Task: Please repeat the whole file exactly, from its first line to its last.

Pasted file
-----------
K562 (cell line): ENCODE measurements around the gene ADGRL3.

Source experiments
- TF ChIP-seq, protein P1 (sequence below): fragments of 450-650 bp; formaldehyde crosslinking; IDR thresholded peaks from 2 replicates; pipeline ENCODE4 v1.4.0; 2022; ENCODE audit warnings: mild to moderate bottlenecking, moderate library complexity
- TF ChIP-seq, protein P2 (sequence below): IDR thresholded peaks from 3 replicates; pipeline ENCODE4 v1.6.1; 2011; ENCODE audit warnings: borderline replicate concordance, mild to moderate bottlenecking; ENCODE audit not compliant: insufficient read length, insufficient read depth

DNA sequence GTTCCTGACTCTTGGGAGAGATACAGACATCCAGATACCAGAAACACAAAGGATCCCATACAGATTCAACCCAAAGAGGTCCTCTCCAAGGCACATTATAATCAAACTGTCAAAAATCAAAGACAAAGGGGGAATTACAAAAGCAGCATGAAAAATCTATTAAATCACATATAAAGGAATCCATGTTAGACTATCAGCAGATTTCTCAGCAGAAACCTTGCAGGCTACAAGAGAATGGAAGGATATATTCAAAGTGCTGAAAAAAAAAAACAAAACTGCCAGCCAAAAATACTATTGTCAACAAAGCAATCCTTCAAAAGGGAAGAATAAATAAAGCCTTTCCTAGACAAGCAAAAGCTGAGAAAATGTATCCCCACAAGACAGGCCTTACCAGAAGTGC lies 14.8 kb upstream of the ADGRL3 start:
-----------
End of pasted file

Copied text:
K562 (cell line): ENCODE measurements around the gene ADGRL3.

Source experiments
- TF ChIP-seq, protein P1 (sequence below): fragments of 450-650 bp; formaldehyde crosslinking; IDR thresholded peaks from 2 replicates; pipeline ENCODE4 v1.4.0; 2022; ENCODE audit warnings: mild to moderate bottlenecking, moderate library complexity
- TF ChIP-seq, protein P2 (sequence below): IDR thresholded peaks from 3 replicates; pipeline ENCODE4 v1.6.1; 2011; ENCODE audit warnings: borderline replicate concordance, mild to moderate bottlenecking; ENCODE audit not compliant: insufficient read length, insufficient read depth

DNA sequence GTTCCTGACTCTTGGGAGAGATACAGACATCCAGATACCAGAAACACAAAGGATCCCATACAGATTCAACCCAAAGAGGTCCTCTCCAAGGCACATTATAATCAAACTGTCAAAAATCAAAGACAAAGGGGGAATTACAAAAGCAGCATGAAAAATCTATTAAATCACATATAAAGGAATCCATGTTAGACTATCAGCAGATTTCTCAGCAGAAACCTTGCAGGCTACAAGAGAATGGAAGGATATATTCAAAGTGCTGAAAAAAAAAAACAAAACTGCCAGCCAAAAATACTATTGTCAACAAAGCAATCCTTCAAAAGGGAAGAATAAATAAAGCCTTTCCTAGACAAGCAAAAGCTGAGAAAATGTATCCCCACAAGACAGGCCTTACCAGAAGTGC lies 14.8 kb upstream of the ADGRL3 start: